You’re now well into your pregnancy. You’ve seen your baby wriggling around on screen at your first scan, you may be developing a more defined bump, you’ve probably made the announcement to friends and families and perhaps had the discussion at work too – it’s all starting to feel a bit more real!

Feeling good!

The second trimester is often known as the best part of pregnancy. Some of the more unpleasant symptoms that you experienced during the first trimester may have started to alleviate, and you’re not yet at the point where your bump’s so big that every movement is an effort. You might find your energy has returned a little, you’re feeling less queasy, and you’re beginning to develop that pregnancy ‘glow’ that people refer to.

On the move

Then, there’s the really special part: at some point during the second trimester you’ll start to experience some strange fluttering sensations – this is the first time you’ve felt your baby move! It’s an incredible experience and the beginnings of a really special bond between you and your baby. As the weeks progress and baby grows (from about 8cms long at 14 weeks to around 36cms at 26 weeks) these feelings will change from gentle flutters to unmistakeable kicks which your partner may well be able to feel through your bump too. It’s reassuring to know that your baby’s moving inside you and you may find yourself (or others!) constantly feeling your bump for those somersaults and kicks. It’s not unusual for people to ask to ‘have a feel’ but if you’re not comfortable with it don’t be afraid to say ‘no’ – it’s your belly, after all!

Pink or blue?

At around 20 weeks you will have another scan, and at this point if you wish you can find out whether you’re having a boy or girl. This isn’t an easy decision; some people look forward to a surprise announcement at the birth, while others like to be prepared – choosing names, buying clothes and decorating the nursery for a specific gender in advance. It’s entirely up to you, and you may find that you and your partner have different opinions, so be sure to discuss it beforehand to make sure you both know what you want to do before you get to the hospital to avoid an embarrassing ‘heated discussion’ between you while the sonographer stands there feeling awkward! If you do find out the baby’s sex, you might choose to keep it a secret or tell family and friends – or have a bit of fun keeping them guessing…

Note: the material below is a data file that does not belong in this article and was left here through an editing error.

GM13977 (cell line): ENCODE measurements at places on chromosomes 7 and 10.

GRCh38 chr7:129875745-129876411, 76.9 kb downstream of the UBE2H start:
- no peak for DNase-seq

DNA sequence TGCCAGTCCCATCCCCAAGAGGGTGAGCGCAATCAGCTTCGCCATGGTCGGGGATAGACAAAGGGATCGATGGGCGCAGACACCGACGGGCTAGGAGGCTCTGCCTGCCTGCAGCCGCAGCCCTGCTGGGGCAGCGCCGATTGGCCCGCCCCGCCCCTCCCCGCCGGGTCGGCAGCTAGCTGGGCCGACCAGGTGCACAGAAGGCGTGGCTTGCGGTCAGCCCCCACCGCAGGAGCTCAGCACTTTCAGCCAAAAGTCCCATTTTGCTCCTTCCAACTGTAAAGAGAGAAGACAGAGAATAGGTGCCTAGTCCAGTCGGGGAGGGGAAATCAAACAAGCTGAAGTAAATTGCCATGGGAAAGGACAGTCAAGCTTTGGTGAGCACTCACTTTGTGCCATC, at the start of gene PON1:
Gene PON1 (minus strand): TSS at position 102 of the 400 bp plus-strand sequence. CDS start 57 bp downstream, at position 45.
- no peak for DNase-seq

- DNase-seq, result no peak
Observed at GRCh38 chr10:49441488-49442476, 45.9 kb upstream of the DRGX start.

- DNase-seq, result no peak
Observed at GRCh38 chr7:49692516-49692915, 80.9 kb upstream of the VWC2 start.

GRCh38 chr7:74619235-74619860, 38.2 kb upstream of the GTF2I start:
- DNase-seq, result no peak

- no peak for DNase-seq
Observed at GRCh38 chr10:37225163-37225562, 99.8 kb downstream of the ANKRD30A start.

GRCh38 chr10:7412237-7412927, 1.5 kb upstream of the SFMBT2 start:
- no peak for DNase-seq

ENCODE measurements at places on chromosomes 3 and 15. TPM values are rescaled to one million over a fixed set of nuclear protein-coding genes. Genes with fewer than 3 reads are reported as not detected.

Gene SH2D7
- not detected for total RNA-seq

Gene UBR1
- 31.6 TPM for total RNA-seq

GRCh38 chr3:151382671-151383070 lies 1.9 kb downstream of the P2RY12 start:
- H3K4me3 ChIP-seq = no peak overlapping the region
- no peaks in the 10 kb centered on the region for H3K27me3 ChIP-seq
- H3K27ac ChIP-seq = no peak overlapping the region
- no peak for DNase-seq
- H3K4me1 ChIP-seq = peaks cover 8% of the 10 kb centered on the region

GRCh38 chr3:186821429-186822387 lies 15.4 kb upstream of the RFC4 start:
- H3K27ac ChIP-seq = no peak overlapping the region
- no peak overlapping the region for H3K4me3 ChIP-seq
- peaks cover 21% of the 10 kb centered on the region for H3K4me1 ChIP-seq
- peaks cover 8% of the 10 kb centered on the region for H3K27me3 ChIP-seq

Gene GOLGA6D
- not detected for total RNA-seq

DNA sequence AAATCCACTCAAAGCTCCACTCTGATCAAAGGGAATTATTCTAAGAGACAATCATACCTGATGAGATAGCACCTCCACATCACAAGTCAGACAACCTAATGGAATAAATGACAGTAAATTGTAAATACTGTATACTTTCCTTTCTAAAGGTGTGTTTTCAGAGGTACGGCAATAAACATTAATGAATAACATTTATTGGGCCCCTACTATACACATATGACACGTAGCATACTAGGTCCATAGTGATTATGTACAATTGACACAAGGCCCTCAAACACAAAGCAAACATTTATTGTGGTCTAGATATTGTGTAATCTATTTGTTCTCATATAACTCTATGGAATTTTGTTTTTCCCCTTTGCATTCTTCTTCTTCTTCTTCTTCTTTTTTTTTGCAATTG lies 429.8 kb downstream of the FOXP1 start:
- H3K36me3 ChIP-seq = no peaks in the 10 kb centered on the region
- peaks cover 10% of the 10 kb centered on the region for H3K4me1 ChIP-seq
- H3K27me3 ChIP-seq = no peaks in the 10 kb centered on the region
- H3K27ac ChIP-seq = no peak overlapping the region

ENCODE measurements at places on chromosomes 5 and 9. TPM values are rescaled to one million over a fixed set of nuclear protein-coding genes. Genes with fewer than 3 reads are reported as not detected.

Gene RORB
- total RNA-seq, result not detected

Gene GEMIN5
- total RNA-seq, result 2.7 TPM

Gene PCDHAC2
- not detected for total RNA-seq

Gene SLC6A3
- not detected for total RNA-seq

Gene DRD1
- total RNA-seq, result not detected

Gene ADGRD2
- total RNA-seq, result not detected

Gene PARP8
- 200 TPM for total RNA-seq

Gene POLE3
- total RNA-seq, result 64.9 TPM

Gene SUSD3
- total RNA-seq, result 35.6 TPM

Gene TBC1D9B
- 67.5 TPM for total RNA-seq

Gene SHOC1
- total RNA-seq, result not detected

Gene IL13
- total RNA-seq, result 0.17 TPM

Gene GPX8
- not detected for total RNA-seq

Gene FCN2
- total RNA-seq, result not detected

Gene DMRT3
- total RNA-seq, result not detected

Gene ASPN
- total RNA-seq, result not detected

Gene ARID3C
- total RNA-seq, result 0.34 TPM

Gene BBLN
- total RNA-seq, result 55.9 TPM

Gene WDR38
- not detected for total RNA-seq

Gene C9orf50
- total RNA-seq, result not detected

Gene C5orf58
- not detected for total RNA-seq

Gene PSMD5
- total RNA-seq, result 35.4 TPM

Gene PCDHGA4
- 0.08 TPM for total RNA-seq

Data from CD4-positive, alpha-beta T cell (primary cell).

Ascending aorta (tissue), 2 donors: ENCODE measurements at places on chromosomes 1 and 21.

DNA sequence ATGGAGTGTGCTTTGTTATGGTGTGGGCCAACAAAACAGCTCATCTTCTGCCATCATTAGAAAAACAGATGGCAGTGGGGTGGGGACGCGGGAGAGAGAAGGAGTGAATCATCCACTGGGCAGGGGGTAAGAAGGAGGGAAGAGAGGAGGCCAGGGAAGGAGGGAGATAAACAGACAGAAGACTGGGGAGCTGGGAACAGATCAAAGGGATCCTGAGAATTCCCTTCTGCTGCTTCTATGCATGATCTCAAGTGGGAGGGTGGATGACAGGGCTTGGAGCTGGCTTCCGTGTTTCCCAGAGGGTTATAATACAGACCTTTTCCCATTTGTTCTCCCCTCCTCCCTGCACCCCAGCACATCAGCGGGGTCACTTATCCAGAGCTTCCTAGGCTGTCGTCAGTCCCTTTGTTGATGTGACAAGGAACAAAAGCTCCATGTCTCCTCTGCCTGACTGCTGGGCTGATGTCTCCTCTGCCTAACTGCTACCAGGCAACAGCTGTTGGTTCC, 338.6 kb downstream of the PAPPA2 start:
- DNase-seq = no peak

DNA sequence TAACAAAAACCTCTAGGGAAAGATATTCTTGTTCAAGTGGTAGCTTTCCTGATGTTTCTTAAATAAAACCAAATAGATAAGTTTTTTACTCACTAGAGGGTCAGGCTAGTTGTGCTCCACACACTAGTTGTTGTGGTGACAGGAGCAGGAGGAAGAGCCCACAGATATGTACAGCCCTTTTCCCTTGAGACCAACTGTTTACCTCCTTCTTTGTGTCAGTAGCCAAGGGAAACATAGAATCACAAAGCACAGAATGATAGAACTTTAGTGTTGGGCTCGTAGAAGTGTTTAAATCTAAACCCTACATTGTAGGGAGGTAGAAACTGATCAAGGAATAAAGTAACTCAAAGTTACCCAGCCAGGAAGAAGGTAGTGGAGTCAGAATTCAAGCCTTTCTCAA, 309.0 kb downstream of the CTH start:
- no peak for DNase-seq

There are some really fun and imaginative ways to make the announcement – with some people even hosting ‘gender reveal’ parties! You could bake a cake that’s pink or blue inside then ask someone close to you (maybe the grandparents-to-be) to cut the first slice, you could take bets and donate the money to a baby charity, or have photos taken wearing pink or blue … you’re bound to have fun coming up with your own ideas, but however you do it be sure to take photos of the announcement for your baby’s memory book.


DSC_7442bIf you have other children, this might be the time you choose to tell them that they’re going to have a new brother or sister. It’s likely to come as a bit of a surprise to them and different children will respond in different ways to the news. Try to make them feel special and emphasise what an important role they will have, being the new baby’s brother or sister (but avoid making it sound like a daunting task!). You could even buy them a little gift from the new baby as an ‘introduction’, helping them to see the new baby as something good and exciting, and starting the sibling bond in a positive way.

Get some rest

It’s important to take some time to rest during your second trimester – you may be feeling more energised than you were for the first 12 weeks, but your body’s still working extra hard and you’ve still got a long way to go. With the baby taking up more room inside you, you might not be getting a full night’s sleep because of the need to wee constantly, but unfortunately things are going to get more uncomfortable later on… If you’re struggling to sleep, some people find that putting a pillow between your knees and lying on your side helps to alleviate pressure, making you feel a bit more comfortable. Look after yourself – you’re halfway there!

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